These drives can come in all sorts of different shapes, sizes, and storage capacities; here is a list of things that you should consider before buying one.
- Buy a drive with a small form factor, my general rule of reference is that it should not be bigger then a pack of stick gum (for example: check out the SanDisk Cruzer Mini). Avoid buying drives that have funny shapes to them. For example, there are a few drives that I have seen that have a round bulge on the end. The drives with odd shapes can prevent you from inserting it in computers where USB connectors only offer enough room to insert another cable.
- Buy the highest capacity USB flash drives you can afford. A one gigabyte flash drive is now under a hundred dollars.
- Buy the fastest USB flash drives you can afford. Most modern USB flash drives support USB v2.0, which can support transfer rates as high as 480MB per second, while USB v1.1 only supports 11MB per second. Make sure to read the packaging carefully before you buy it, to make sure it supports USB v2.0.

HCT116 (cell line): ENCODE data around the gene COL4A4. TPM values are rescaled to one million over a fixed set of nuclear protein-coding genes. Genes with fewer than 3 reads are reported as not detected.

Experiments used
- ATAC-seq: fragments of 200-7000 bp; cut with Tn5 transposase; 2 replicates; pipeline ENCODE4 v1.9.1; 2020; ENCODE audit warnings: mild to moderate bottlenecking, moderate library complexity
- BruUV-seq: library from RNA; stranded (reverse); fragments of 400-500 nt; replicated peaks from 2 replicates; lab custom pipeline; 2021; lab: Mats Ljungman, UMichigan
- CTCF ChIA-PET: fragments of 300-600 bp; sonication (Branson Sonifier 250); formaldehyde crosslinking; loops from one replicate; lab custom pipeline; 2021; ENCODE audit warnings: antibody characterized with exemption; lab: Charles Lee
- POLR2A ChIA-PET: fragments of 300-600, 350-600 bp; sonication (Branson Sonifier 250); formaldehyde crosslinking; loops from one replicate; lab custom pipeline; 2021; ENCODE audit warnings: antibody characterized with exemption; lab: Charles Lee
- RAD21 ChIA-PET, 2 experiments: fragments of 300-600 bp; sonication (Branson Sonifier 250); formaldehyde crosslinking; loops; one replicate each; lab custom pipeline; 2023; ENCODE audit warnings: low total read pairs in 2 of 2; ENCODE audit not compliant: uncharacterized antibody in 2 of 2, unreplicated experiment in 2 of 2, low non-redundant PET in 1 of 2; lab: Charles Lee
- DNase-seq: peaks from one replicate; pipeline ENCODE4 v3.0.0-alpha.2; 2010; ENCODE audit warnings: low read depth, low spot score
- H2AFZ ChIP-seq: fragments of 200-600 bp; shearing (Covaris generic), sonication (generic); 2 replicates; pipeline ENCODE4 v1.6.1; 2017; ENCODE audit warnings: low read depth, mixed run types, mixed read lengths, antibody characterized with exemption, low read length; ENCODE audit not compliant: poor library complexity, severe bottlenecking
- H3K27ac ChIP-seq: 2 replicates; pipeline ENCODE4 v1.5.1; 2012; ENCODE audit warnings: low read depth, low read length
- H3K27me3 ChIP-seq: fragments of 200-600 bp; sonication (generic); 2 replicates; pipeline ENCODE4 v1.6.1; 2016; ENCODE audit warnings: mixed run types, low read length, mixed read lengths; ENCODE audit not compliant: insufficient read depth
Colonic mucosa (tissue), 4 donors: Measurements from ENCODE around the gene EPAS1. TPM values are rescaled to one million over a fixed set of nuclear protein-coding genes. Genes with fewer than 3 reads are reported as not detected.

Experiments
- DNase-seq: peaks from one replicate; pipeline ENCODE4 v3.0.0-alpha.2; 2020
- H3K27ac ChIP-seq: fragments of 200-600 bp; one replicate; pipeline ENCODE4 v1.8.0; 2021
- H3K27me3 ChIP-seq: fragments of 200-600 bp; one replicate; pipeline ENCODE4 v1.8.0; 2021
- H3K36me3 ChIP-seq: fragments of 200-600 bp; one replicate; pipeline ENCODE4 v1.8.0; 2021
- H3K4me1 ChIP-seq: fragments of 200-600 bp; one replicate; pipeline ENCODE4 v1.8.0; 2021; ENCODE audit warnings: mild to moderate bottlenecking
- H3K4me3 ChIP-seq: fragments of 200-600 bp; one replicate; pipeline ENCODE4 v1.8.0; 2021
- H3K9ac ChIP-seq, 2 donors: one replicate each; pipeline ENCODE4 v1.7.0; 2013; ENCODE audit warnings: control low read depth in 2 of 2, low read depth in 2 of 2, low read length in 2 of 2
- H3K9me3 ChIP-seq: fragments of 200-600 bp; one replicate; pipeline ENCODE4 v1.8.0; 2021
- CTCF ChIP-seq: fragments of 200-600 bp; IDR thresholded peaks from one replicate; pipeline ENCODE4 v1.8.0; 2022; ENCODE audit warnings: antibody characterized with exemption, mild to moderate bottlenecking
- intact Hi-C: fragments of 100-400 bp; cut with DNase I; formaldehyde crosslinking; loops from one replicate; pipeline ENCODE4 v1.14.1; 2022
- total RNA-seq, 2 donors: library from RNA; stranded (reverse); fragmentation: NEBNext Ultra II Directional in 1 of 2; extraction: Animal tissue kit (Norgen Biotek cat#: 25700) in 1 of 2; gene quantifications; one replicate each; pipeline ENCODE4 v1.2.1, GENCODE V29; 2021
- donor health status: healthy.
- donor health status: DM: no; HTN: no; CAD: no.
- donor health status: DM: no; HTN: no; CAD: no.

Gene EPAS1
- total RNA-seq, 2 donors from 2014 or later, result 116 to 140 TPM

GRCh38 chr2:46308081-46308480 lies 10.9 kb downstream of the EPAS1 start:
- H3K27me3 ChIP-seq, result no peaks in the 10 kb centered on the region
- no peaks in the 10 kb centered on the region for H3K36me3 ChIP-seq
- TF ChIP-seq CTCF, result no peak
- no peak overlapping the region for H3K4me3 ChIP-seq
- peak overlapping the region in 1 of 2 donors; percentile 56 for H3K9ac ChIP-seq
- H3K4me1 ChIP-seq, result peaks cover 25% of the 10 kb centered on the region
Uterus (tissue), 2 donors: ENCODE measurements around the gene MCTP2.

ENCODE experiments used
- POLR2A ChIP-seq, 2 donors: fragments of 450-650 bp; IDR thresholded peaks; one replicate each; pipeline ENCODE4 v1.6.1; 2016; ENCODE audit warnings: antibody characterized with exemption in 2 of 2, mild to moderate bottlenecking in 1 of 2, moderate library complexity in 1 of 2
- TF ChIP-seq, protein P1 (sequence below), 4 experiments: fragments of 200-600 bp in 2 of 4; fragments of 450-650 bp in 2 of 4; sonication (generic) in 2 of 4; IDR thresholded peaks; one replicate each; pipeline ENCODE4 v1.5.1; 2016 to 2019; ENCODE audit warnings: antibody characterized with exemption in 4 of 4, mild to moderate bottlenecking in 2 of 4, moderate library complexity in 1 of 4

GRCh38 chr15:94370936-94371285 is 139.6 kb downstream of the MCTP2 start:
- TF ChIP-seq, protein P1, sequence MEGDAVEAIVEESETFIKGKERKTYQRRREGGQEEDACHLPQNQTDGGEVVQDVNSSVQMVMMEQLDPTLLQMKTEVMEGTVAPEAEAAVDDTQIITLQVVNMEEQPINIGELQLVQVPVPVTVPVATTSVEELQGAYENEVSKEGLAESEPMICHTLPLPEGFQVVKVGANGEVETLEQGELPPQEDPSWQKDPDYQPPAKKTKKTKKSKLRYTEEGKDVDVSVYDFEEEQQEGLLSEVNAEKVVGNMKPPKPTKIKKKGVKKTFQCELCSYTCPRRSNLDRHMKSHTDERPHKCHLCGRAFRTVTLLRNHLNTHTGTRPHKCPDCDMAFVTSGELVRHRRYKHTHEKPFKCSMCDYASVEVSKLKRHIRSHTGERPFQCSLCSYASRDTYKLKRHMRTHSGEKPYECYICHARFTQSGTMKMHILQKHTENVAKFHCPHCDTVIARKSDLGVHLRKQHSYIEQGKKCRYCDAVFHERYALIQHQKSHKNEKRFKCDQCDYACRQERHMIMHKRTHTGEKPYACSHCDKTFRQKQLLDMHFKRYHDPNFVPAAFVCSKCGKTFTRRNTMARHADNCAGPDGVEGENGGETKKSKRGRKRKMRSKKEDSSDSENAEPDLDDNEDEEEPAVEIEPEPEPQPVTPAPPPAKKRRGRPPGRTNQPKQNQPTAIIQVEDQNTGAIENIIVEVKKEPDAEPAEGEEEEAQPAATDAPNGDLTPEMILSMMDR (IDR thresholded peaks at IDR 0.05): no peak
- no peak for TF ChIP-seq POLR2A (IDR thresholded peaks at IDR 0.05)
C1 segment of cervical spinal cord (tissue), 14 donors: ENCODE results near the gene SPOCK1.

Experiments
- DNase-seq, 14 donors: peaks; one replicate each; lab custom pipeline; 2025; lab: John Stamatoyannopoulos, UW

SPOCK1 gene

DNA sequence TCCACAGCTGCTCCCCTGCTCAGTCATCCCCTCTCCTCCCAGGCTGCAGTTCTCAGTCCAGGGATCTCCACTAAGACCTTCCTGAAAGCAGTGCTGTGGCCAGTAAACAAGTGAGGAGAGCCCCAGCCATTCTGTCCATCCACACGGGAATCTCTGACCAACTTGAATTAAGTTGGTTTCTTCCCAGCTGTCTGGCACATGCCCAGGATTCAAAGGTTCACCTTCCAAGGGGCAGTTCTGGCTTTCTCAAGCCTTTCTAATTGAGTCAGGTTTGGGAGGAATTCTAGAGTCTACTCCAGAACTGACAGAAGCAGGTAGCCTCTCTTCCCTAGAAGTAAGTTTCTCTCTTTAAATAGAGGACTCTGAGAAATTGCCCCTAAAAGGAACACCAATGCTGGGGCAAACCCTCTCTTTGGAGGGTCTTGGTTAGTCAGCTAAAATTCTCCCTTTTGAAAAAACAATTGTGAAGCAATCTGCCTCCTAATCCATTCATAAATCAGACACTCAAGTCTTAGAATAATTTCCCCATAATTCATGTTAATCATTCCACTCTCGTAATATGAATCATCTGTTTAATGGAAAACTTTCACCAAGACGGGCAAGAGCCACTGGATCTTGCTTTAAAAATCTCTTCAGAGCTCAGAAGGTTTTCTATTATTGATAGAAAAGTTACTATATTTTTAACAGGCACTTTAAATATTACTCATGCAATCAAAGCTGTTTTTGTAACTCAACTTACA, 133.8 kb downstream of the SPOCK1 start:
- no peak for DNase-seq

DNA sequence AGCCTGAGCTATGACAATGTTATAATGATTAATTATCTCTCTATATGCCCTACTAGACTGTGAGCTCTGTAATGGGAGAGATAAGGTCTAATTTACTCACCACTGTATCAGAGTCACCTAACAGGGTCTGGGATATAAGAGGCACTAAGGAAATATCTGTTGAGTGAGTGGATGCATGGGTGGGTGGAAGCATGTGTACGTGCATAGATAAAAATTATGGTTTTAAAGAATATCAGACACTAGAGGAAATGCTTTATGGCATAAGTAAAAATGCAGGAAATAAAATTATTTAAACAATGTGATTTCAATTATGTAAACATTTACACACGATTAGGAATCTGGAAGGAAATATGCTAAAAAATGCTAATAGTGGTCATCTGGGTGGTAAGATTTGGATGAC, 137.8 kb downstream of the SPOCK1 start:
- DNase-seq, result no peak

- Two other important considerations that are often overlooked are how you’re going carry the drive, and the type of cap that is used to protect the USB connector. I like to keep my USB attached to my key ring, but I had to modify the tether that came with my drive. The one thing I really hate about my drive is the protective cap. It keeps following off, and I have lost a few of them.
- Some drives come with extra software to perform special tasks such as encrypting your files. Manufactures do this to try to differentiate their drives from the competition. I generally delete this software because it is either trailware (that only works for thirty day), or it’s a poorly designed custom.